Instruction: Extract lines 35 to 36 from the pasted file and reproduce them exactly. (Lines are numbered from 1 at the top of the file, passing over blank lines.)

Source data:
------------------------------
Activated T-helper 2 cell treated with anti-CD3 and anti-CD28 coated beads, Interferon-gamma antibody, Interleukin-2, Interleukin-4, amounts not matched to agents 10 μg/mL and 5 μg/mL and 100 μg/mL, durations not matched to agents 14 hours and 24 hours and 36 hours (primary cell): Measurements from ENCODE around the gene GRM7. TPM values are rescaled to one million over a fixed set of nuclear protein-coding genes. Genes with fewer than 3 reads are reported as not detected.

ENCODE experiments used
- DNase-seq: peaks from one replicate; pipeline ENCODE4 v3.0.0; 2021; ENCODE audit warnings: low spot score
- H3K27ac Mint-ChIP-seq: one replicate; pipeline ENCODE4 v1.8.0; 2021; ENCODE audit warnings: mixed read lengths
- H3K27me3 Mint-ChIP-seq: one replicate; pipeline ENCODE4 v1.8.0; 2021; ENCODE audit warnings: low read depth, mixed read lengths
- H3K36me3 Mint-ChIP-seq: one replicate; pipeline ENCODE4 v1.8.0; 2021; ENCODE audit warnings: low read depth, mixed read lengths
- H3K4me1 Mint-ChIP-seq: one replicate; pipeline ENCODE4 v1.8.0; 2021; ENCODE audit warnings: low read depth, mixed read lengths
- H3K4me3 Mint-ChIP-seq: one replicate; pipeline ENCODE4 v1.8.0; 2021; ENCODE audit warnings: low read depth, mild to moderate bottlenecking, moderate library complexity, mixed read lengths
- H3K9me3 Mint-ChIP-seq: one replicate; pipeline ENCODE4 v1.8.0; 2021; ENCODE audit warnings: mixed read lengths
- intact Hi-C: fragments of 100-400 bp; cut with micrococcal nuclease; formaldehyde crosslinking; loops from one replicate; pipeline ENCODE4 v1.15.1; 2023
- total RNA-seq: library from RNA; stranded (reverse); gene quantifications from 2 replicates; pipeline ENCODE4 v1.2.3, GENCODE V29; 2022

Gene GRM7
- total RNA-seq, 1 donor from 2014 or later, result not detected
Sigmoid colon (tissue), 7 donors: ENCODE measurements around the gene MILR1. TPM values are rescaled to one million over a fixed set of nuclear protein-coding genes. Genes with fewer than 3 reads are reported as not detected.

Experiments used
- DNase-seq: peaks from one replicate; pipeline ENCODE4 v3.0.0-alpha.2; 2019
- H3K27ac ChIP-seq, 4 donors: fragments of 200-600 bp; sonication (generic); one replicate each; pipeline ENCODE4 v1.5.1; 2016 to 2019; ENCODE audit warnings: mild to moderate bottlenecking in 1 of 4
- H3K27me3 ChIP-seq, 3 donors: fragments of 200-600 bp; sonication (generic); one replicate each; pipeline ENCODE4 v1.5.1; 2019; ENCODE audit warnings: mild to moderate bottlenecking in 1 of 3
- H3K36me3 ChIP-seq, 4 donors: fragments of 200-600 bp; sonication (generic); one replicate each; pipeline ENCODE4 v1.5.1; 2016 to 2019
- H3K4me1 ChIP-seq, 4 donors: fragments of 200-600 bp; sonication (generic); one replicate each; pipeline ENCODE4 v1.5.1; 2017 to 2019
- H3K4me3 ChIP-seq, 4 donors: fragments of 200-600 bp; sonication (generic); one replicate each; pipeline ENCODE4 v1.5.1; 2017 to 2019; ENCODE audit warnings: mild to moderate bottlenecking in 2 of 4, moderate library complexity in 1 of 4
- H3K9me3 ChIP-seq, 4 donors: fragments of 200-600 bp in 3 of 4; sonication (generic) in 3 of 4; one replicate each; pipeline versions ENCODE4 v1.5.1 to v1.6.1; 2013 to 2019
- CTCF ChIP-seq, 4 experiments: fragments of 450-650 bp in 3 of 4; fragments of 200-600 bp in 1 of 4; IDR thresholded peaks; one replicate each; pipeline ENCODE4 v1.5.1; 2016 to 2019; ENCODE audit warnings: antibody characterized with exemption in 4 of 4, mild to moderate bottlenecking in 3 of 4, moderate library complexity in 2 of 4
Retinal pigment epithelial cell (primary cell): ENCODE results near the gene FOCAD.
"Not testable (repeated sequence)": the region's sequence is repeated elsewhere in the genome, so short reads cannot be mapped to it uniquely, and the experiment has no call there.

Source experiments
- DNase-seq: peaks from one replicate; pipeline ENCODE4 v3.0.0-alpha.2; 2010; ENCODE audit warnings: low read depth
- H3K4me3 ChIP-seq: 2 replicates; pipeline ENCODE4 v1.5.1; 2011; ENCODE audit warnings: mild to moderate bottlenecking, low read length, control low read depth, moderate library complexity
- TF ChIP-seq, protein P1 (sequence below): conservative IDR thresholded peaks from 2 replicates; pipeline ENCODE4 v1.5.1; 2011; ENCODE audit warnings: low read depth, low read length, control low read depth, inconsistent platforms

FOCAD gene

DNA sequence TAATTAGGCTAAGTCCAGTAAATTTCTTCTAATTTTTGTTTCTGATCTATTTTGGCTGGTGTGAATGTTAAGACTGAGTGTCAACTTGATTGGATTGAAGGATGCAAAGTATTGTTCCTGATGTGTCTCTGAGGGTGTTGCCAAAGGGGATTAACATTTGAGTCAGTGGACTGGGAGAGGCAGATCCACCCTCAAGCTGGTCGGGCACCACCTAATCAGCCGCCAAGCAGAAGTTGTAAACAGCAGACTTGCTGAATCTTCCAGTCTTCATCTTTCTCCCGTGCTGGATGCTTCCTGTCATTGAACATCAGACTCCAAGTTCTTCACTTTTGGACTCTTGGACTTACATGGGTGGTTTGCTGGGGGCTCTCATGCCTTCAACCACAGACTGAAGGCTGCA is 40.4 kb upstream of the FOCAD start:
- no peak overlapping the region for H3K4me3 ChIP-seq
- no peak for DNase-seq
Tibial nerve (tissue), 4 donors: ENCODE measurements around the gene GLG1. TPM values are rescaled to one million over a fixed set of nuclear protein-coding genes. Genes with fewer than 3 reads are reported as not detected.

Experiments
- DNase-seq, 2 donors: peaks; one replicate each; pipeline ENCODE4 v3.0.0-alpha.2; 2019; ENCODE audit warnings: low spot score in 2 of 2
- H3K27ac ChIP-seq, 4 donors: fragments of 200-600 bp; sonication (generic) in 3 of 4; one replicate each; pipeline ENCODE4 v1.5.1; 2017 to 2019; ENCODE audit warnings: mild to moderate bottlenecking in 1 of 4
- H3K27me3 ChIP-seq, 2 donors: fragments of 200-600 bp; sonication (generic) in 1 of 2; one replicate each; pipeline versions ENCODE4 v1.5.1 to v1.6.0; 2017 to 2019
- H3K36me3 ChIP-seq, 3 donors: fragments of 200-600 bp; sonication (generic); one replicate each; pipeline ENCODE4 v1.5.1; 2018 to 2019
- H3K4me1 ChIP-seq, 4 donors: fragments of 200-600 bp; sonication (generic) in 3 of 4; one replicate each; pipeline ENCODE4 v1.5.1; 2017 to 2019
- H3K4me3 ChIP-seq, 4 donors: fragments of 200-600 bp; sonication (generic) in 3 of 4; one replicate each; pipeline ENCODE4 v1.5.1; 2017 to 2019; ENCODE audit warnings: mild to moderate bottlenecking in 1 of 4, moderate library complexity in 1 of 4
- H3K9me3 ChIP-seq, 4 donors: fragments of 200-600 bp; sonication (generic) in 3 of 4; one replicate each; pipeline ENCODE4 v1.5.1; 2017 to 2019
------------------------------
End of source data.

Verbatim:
Experiments
- DNase-seq, 2 donors: peaks; one replicate each; pipeline ENCODE4 v3.0.0-alpha.2; 2019; ENCODE audit warnings: low spot score in 2 of 2